Jocelyn Pook & VA - Eyes Wide Shut: Music From The Motion Picture (1999)
EAC | FLAC (Tracks)+cue.+log ~ 295 Mb | Mp3, CBR320 kbps ~ 149 Mb | Scans ~ 69 Mb
Soundtrack, Score, Classical, Jazz | Warner Sunset/Reprise | # 9362-47450-2 | 00:57:49

Stanley Kubrick made his own musical choices for his films, many of them existing pieces that were forever redefined by their use. (Remember "Thus Spake Zarathustra" in 2001: A Space Odyssey?) For his final work, Eyes Wide Shut, he employed composer Jocelyn Pook to compose some evocative string-filled music (including one track, "Masked Ball," eerily featuring backwards vocals), but his score also included works by Liszt and Shostakovich, syrupy versions of "When I Fall in Love," "If I Had You," and "Strangers in the Night," a jazzy rendition of "Blame It on My Youth" by Brad Mehldau, Chris Isaak's cross between John Lee Hooker and Roy Orbison on his 1995 song "Baby Did a Bad, Bad Thing," and, opening and closing the disc, a simple but intense solo piano piece by Gyogy Ligeti, whose work also had been used in 2001 and another Kubrick film, The Shining. The result was an eclectic soundtrack album that primarily was of interest to fans of the film who were in need of an aural souvenir.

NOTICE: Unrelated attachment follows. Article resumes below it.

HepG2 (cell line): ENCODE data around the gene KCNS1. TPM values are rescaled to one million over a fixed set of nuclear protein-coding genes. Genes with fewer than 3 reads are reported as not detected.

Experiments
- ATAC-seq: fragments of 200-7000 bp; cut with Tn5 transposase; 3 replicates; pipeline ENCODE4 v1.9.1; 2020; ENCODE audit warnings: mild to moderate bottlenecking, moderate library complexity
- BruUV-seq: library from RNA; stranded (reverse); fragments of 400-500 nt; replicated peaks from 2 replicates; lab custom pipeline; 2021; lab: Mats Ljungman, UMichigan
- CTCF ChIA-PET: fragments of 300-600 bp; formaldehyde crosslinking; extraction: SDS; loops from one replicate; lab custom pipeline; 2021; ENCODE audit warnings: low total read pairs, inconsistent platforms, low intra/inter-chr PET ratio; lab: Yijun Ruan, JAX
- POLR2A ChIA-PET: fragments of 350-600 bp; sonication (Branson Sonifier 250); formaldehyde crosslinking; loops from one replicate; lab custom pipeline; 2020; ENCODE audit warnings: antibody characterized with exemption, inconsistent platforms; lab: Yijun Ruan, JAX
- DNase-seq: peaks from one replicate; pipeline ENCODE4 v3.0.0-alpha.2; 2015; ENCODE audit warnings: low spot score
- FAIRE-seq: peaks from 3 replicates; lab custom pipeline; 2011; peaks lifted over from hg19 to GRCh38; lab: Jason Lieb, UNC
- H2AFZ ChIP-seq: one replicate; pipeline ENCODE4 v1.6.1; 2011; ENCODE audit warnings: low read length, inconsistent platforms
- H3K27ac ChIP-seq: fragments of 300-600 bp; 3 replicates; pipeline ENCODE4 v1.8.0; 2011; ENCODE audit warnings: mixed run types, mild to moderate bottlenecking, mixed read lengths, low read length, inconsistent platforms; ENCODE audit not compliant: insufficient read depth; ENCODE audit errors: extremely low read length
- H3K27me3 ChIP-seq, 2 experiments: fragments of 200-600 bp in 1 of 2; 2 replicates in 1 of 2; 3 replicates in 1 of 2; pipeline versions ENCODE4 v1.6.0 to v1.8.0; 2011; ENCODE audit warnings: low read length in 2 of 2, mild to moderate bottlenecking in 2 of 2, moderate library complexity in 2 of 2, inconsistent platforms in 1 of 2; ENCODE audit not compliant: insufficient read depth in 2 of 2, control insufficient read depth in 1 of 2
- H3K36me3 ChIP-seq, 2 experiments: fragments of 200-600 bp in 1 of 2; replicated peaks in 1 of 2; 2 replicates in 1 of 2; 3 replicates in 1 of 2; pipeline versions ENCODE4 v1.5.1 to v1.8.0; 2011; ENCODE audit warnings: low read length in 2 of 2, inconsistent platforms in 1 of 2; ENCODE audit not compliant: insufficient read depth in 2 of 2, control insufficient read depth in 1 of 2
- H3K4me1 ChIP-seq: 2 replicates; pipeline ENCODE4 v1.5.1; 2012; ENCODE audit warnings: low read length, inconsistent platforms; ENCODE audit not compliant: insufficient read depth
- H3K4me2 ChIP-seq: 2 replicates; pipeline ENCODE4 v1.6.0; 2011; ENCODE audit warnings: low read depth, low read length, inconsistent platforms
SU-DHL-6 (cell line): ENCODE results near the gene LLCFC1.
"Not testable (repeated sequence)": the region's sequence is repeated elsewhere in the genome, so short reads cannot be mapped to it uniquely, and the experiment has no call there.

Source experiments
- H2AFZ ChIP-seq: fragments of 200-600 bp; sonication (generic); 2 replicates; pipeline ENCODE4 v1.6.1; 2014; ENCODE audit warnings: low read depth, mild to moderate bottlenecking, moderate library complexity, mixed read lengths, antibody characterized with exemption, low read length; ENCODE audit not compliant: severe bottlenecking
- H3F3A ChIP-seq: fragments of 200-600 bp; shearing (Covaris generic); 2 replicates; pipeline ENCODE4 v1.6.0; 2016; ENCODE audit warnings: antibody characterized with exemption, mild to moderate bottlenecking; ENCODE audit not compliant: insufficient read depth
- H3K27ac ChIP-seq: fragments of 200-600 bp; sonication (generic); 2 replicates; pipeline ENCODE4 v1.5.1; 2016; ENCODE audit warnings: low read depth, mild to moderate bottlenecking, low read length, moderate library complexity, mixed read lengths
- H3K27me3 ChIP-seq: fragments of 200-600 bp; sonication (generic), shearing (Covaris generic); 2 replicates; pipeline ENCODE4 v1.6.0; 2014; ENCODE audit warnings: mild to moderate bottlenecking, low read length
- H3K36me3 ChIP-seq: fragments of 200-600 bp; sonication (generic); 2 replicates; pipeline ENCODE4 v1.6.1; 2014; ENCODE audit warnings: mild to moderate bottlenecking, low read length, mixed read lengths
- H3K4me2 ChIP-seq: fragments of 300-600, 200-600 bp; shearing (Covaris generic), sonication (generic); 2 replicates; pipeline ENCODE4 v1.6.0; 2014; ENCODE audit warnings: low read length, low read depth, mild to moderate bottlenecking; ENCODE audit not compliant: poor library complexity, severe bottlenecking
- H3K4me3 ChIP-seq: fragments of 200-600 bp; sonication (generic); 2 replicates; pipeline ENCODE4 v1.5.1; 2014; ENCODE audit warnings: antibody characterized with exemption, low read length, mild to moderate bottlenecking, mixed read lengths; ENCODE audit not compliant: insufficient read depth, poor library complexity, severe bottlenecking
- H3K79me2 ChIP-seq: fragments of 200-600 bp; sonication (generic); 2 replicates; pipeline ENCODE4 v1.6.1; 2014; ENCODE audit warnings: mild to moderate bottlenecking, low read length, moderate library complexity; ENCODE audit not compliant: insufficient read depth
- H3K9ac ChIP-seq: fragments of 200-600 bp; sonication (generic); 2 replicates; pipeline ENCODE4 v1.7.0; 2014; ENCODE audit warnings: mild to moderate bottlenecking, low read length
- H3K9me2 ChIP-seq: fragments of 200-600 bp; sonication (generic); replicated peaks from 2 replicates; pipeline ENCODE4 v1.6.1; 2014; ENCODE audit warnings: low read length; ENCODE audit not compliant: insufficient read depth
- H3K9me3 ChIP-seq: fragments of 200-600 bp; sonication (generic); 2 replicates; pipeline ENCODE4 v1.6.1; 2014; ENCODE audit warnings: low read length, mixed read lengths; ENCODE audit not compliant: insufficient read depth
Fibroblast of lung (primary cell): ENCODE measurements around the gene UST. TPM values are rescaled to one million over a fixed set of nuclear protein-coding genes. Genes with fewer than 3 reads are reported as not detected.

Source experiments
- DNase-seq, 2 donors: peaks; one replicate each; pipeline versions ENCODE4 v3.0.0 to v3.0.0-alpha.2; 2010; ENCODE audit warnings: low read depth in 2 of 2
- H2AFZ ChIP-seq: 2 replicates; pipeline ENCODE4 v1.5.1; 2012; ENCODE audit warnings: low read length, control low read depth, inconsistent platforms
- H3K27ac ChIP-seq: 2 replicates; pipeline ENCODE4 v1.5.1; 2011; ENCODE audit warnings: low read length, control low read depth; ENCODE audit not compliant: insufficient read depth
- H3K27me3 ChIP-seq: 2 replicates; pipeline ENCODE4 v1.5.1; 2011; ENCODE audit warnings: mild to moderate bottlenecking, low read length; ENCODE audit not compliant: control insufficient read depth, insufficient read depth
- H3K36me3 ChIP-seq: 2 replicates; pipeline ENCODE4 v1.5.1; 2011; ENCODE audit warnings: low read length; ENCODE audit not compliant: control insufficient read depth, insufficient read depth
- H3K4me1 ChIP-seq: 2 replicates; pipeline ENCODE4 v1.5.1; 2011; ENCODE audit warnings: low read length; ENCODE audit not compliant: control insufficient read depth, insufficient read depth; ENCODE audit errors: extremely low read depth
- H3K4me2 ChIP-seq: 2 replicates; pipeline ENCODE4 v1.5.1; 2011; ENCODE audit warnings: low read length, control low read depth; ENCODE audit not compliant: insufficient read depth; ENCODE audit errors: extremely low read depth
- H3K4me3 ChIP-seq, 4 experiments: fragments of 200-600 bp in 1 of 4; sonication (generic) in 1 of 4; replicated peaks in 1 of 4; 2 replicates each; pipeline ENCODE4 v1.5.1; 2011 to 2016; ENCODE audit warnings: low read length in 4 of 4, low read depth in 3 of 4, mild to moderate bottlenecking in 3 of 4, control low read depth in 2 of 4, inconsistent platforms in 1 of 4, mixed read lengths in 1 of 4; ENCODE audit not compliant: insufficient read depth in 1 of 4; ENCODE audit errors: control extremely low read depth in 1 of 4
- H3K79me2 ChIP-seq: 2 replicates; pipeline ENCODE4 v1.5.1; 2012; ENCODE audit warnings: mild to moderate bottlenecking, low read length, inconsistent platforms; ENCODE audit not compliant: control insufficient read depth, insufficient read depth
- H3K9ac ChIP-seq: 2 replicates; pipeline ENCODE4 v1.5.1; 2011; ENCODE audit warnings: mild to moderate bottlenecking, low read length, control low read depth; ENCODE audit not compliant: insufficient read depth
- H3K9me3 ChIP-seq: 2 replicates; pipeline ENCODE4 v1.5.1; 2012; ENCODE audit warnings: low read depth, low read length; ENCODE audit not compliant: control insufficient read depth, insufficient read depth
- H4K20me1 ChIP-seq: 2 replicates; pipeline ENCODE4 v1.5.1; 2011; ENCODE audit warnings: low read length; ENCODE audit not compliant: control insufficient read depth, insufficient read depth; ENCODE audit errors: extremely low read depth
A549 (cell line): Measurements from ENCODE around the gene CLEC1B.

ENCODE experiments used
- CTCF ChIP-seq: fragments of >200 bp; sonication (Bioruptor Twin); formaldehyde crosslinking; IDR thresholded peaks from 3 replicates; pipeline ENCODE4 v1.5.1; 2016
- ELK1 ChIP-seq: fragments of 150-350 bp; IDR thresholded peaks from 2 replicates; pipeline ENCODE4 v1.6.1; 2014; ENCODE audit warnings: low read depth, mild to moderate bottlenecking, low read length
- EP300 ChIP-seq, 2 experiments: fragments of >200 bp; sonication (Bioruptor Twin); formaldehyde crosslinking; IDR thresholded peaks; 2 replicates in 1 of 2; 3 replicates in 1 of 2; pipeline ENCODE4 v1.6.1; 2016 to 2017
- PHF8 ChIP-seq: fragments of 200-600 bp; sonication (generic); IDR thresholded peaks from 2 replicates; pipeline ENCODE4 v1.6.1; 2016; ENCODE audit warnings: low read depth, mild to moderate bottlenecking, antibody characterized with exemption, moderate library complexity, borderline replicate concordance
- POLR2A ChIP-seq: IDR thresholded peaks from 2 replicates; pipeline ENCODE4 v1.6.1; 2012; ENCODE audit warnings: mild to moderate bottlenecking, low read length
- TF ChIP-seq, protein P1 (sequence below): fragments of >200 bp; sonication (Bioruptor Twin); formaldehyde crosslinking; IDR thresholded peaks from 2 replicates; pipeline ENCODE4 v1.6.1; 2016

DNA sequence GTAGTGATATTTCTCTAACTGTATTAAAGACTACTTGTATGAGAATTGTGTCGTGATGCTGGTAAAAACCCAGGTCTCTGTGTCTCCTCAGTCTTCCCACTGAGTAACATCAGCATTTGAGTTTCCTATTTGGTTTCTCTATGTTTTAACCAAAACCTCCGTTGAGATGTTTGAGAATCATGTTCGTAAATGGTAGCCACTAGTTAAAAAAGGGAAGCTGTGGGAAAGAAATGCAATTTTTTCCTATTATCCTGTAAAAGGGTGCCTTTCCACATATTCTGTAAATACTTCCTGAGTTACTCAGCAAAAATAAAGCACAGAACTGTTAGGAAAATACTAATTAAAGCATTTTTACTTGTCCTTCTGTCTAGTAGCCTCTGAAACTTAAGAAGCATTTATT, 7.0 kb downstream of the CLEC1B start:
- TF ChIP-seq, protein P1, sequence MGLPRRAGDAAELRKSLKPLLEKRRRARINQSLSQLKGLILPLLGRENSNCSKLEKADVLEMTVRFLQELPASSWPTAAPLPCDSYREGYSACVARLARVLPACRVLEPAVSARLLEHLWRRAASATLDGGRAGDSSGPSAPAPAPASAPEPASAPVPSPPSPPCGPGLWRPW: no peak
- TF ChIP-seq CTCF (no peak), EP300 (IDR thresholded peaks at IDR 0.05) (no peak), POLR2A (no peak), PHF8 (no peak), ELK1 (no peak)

Kronos Quartet - Black Angels (1990) [Re-Up]

Posted By: Designol
Kronos Quartet - Black Angels (1990) [Re-Up]

Kronos Quartet - Black Angels (1990)
George Crumb, Thomas Tallis, István Mártha, Charles Ives, Dmitri Shostakovich

EAC | FLAC | Tracks (Cue&Log) ~ 243 Mb | Mp3 (CBR320) ~ 149 Mb | Scans included
Label: Nonesuch/Elektra | # 7559-79242-2 | Time: 01:01:39
Classical, Contemporary, Avant-Garde

This disc is supposed to hurt. Just look at the program: it starts with Crumb's Black Angels for electric string quartet, a work that is the aural equivalent of Coppola's Apocalypse Now, and ends with Shostakovich's String Quartet No. 8, a work that is either the aural equivalent of a monument to the victims of war and fascism written in the ruins of Dresden or the musical equivalent of a suicide note written before the composer joined the Communist Party. With the spooky and evocative performances of Thomas Tallis Spem in Alium, Istvan Marta's Doom. A Sigh, and Charles Ives' There They Are!, this disc is so painful it could be the soundtrack for an unmade Kubrick movie. The question is, is this disc supposed to hurt so much? The Kronos Quartet is a harsh and aggressive ensemble with an angular approach to rhythm and structure and an overwhelming need to assert its individual and collective identity.